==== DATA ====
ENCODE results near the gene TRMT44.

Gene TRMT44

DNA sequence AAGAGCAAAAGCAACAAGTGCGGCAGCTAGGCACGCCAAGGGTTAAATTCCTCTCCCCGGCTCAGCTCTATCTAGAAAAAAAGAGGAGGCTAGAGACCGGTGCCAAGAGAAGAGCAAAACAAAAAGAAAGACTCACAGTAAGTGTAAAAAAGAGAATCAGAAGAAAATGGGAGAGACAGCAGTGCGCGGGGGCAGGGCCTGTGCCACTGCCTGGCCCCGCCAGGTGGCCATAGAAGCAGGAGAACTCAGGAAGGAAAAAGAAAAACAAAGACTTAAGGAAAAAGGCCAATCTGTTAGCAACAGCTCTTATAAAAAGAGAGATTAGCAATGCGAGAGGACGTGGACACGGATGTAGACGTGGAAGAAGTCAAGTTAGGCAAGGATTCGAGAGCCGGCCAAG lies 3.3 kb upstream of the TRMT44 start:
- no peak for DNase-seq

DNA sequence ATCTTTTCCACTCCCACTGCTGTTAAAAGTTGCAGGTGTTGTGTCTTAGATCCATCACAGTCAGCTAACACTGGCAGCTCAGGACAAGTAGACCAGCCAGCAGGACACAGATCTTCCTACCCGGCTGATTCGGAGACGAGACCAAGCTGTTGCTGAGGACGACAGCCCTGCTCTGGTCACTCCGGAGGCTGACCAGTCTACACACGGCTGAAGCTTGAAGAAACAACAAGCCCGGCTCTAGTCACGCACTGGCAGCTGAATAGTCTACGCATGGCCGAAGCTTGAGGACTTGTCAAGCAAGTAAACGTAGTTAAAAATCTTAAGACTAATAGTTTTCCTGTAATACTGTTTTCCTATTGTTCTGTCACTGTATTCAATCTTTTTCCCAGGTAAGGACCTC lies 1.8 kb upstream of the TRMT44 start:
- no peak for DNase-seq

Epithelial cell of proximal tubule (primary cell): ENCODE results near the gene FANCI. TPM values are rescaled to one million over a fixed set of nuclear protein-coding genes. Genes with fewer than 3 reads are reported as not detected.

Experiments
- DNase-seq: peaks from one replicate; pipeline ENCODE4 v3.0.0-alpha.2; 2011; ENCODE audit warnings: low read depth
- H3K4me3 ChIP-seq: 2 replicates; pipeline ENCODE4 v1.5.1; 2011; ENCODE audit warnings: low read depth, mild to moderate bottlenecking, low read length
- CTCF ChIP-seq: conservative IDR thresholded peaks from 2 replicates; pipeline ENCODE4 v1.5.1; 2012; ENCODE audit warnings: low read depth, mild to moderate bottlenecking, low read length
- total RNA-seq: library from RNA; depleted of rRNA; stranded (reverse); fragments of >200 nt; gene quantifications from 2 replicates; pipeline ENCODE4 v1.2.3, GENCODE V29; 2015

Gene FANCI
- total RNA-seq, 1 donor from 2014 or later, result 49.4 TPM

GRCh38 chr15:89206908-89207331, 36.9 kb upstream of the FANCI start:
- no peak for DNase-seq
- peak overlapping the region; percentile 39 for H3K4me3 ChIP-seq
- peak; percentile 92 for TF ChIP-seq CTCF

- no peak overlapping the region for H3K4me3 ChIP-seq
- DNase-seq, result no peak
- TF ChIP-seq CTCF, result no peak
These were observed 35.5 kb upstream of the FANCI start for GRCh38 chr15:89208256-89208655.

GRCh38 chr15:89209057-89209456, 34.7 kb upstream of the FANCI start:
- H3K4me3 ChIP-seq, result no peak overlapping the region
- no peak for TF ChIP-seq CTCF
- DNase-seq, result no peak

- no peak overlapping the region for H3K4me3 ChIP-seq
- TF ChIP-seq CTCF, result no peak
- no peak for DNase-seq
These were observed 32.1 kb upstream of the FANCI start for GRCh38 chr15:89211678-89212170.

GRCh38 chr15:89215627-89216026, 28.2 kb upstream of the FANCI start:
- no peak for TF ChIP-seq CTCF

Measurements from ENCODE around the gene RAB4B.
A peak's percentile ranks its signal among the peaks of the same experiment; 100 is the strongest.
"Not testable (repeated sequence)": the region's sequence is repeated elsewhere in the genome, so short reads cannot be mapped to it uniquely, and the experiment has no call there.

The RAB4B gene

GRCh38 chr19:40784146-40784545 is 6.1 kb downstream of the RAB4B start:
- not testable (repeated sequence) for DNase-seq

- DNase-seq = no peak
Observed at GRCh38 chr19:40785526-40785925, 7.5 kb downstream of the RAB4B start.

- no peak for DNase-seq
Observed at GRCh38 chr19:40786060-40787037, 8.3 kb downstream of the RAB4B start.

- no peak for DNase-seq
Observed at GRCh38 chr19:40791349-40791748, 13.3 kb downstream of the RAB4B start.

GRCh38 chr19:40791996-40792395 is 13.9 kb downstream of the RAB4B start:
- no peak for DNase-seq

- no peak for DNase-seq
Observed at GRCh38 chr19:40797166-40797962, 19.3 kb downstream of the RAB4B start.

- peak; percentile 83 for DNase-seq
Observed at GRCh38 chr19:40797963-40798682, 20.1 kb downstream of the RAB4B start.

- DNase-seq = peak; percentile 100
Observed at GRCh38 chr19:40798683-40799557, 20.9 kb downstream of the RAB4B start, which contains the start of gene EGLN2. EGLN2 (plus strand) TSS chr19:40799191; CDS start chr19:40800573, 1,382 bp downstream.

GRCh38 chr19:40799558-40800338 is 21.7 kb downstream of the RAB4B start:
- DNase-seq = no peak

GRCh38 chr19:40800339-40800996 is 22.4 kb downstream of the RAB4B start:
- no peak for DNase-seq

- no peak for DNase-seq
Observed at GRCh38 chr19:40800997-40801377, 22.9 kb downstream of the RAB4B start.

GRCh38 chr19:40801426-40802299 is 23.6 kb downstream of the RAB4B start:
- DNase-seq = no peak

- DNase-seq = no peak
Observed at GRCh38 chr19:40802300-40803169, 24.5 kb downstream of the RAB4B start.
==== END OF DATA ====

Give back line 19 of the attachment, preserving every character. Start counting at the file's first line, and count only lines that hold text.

- no peak overlapping the region for H3K4me3 ChIP-seq